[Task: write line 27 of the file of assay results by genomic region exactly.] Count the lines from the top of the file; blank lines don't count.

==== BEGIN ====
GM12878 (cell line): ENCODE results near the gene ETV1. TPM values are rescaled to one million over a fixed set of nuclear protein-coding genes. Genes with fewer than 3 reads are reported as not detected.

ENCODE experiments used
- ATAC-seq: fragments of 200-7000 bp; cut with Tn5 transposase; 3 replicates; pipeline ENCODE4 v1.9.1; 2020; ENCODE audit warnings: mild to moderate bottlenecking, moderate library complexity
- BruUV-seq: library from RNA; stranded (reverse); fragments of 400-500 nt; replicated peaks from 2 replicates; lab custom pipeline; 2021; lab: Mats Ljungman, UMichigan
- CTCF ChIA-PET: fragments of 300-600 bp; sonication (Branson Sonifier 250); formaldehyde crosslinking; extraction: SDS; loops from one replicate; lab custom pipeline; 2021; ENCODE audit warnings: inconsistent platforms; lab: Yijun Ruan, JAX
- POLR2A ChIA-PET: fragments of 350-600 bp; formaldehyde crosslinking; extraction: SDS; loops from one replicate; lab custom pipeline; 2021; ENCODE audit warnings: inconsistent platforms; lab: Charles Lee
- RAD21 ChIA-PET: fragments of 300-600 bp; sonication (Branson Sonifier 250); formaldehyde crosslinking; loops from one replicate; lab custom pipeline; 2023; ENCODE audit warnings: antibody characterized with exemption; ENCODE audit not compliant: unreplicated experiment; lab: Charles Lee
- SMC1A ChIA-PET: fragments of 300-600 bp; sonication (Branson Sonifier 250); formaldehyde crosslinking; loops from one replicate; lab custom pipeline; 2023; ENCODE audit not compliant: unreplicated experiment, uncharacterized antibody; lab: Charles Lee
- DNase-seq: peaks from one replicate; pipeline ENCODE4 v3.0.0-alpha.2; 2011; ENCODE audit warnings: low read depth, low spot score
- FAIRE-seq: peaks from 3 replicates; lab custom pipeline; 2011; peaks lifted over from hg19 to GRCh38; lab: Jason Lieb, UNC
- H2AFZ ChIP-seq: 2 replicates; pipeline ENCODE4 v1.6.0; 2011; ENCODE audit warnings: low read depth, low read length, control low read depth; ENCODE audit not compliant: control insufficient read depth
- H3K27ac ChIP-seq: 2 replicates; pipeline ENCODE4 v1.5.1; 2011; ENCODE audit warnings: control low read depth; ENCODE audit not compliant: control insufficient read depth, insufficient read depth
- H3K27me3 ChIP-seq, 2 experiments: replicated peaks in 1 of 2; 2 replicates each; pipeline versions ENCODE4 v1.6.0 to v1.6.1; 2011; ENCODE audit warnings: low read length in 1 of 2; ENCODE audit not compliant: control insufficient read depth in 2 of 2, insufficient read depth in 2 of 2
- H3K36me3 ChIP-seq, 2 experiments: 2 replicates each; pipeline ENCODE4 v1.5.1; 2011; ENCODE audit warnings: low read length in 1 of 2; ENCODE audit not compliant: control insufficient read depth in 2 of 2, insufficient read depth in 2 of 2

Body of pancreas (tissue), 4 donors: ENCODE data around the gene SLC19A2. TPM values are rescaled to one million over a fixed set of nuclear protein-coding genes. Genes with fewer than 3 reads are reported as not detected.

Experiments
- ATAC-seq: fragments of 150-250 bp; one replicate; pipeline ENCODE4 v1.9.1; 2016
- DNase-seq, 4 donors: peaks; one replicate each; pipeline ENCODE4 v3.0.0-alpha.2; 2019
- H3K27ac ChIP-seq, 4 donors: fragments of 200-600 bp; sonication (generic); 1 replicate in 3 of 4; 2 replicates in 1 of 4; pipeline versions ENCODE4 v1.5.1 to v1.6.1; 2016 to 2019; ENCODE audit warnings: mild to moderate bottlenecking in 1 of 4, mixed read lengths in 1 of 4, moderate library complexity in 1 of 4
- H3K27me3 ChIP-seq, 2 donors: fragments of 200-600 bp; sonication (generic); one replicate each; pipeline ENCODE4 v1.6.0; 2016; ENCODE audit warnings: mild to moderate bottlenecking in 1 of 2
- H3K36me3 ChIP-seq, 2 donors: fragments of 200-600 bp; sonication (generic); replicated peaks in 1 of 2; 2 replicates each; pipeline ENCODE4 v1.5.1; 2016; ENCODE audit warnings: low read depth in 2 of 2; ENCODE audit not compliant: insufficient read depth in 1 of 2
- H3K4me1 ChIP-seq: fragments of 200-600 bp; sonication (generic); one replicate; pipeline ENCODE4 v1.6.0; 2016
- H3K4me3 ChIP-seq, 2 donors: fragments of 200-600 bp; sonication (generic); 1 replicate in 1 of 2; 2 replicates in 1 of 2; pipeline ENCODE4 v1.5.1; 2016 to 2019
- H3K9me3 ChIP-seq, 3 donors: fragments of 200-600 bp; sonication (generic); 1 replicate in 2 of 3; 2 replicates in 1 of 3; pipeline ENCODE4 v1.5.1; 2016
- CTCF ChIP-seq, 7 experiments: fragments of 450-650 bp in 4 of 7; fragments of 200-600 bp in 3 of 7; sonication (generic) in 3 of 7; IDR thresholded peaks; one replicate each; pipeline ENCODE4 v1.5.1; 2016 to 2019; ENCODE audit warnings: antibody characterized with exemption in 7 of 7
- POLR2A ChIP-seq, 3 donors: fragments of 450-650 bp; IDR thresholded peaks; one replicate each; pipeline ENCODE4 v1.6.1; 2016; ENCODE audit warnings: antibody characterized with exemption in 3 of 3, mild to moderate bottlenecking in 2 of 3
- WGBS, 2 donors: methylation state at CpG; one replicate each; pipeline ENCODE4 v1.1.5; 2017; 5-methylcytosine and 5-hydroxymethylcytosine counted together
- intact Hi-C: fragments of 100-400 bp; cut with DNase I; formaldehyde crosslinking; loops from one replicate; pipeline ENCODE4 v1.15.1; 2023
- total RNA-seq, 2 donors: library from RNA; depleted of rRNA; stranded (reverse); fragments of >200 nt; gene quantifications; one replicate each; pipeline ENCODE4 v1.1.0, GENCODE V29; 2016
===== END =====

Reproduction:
- WGBS, 2 donors: methylation state at CpG; one replicate each; pipeline ENCODE4 v1.1.5; 2017; 5-methylcytosine and 5-hydroxymethylcytosine counted together